Chemistry should prioritize sustainable development in addressing the current challenges confronting rapid change of Earth and societal systems. Consequently, chemistry educators should put more of their attention into rethinking their teaching strategies to promote sustainability-focused chemistry competency and chemistry curricula. There is an urgent need to transform chemistry education in order to educate future scientists for interdisciplinary collaborative work. This transformed chemistry education aims to solve global problems and to contribute solutions that will ensure a sustainable future. However, what does sustainability mean for chemistry educators and learners? How do we integrate competency-based education into school chemistry? These are very important issues that we need to address as these are today’s challenges. The linkage between competency-based chemistry education research and practice to industry, society, and the environment will be emphasized in this symposium.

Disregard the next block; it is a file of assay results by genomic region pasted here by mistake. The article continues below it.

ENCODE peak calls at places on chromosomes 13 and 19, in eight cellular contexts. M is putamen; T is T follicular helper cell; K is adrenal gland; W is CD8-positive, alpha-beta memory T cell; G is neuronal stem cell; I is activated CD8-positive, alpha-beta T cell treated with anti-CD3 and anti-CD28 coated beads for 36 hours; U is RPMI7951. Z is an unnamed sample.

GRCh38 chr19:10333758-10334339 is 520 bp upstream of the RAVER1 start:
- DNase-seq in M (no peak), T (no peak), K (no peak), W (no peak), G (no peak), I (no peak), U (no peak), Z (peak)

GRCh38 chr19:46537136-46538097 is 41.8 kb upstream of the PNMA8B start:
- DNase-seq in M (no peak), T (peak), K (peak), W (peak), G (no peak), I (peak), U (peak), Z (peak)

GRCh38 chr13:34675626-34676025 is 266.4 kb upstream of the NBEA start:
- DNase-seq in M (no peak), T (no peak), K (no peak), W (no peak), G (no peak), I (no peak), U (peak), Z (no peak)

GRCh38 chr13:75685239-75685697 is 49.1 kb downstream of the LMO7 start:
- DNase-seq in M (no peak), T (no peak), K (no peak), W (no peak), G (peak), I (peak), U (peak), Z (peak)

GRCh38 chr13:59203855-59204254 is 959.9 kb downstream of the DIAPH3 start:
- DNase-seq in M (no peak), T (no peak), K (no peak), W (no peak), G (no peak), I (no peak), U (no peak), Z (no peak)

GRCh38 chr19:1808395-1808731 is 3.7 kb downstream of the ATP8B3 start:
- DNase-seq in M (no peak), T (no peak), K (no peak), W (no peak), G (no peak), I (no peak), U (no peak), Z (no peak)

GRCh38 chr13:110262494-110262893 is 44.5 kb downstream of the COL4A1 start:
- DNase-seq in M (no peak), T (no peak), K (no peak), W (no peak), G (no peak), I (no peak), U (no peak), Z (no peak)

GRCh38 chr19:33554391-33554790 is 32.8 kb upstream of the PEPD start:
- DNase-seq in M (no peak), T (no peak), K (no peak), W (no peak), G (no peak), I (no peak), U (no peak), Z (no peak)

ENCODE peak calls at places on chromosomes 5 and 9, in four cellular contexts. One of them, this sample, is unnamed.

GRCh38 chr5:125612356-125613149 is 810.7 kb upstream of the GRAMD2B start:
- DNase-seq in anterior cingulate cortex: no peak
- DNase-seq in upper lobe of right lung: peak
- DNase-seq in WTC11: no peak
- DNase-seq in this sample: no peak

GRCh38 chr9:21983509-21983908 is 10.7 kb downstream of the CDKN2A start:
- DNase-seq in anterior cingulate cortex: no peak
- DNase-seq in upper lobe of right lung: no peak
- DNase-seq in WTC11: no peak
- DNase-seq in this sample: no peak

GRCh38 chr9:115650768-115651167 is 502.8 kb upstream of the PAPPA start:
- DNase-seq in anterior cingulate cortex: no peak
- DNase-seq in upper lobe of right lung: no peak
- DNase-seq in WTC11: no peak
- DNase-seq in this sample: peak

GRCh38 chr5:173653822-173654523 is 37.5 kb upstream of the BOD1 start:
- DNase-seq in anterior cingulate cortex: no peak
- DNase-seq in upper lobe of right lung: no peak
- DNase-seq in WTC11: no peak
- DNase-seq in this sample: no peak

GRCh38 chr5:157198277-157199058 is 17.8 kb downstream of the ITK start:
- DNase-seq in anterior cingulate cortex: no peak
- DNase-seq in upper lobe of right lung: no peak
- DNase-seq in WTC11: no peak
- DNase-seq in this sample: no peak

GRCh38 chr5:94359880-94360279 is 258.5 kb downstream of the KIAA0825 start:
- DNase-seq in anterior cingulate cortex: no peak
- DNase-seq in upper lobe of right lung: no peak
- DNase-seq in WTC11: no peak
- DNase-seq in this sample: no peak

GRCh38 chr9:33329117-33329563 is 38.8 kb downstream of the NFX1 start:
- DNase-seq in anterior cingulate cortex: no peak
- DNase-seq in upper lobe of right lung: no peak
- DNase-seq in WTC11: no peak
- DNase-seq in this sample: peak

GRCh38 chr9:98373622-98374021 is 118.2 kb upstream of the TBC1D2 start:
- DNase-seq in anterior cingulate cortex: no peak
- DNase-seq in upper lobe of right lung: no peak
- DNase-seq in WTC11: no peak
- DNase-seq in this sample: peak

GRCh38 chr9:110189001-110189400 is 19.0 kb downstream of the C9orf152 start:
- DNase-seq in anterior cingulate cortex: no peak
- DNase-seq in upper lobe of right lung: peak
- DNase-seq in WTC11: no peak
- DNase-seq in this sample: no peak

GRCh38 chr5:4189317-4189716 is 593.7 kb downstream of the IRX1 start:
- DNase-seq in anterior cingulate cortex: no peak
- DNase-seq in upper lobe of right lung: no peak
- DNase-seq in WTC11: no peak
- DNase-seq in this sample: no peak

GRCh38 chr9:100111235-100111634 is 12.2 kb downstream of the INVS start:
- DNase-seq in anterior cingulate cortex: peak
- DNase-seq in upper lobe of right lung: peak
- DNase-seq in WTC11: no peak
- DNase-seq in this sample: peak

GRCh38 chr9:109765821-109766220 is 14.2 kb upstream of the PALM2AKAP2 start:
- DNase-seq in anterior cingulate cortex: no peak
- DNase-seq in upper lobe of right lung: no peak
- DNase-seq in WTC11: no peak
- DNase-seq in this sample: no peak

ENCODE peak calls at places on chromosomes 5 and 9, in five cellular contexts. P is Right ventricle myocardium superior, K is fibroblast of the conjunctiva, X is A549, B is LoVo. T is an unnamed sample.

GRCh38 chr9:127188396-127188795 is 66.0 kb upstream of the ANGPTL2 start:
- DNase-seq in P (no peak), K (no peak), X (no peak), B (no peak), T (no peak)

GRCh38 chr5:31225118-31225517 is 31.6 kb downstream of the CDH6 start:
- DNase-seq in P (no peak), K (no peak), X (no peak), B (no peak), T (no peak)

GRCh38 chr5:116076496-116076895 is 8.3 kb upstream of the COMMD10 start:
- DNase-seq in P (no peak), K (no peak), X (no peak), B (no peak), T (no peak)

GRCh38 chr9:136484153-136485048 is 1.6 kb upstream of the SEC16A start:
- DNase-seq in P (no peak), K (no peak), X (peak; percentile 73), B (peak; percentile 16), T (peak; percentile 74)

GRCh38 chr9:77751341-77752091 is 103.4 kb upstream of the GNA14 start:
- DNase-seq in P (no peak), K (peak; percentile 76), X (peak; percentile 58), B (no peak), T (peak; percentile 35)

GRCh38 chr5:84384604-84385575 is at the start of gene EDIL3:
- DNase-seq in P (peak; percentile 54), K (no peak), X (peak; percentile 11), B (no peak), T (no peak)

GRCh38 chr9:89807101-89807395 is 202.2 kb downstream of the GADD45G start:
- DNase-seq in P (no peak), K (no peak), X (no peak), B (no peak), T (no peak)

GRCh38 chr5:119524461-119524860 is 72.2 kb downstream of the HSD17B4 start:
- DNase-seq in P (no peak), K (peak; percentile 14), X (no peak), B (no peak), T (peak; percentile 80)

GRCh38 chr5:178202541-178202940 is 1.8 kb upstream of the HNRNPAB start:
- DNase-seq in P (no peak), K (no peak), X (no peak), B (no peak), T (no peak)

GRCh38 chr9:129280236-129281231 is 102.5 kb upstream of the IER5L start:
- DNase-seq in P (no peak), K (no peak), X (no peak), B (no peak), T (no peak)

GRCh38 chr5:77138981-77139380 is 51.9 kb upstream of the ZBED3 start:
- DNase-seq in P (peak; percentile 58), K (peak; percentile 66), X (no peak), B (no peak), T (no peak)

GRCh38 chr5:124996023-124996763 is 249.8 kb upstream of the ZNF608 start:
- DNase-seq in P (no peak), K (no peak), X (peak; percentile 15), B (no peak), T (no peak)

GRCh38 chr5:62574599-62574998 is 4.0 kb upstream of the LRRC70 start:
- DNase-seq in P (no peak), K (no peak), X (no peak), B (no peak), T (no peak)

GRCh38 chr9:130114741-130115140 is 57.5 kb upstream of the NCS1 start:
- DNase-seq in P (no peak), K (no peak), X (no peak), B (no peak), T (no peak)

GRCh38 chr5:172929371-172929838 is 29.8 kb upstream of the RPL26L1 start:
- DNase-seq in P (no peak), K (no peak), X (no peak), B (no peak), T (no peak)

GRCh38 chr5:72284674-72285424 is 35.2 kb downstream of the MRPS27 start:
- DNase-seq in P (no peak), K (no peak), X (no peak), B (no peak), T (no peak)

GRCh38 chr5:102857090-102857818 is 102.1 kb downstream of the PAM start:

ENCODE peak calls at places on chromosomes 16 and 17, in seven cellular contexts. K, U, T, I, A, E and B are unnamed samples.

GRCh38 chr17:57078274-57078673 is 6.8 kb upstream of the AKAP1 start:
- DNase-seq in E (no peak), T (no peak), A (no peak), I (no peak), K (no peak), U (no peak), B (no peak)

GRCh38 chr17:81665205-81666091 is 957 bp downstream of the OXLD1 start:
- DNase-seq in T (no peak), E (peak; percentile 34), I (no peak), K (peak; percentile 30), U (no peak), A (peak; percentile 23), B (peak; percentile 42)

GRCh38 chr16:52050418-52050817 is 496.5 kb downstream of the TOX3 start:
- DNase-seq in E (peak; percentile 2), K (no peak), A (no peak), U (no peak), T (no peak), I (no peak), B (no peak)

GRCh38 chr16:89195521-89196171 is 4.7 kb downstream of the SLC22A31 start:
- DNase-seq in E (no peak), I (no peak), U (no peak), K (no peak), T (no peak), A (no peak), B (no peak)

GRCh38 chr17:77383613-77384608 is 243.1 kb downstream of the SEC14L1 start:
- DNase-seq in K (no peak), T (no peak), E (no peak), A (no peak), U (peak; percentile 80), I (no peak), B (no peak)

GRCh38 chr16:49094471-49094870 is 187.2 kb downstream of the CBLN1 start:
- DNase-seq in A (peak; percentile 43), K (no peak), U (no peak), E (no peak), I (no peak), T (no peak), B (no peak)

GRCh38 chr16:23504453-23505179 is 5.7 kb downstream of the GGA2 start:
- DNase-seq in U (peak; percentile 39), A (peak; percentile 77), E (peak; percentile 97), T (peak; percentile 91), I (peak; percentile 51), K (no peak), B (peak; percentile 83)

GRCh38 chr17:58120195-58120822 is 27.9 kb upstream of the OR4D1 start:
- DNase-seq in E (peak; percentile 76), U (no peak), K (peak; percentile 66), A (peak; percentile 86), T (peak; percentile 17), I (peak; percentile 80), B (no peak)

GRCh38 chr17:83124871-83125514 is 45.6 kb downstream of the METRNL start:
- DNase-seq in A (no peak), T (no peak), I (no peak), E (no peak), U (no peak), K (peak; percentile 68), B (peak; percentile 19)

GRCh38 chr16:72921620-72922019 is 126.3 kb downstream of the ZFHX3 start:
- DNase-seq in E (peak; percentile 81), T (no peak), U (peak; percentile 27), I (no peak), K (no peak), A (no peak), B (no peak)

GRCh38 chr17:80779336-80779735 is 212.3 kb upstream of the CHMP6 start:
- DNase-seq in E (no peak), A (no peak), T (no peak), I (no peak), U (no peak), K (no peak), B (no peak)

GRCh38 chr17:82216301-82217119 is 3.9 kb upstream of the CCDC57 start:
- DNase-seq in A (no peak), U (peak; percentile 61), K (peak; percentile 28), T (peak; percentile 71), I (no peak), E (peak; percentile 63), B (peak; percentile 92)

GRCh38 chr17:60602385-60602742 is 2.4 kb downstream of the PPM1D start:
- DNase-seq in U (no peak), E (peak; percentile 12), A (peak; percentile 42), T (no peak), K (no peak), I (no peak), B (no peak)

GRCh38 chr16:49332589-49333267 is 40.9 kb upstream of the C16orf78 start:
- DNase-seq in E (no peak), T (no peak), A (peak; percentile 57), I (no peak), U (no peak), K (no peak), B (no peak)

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Symposium D: Advancing Chemical Safety and Security Education

Chair: Christine M. Straut Langlinais (USA)

Chemical Safety can be simply described as protecting people from accidental exposure, whereas chemical security is protecting chemicals, equipment, or information from theft or deliberate misuse. Together these two concepts fall under chemical risk management (CRM), which is the process to identify, prioritize, and mitigate risks pertaining to chemicals, chemical processes, equipment, and information. The knowledge and skills in chemical safety and security (CSS) and CRM are necessary in the workforce, whether for academia, research, or industry. The role of academic institutions is to produce and prepare students to go into the workforce and therefore should be included in the education curriculum. Developing these skills in universities will also foster a strong, positive safety and security culture, and a commitment to responsible science. While many organizations have made improvements to the commitment of CSS education, more efforts are needed by the greater community to integrate these concepts in the chemistry curriculum.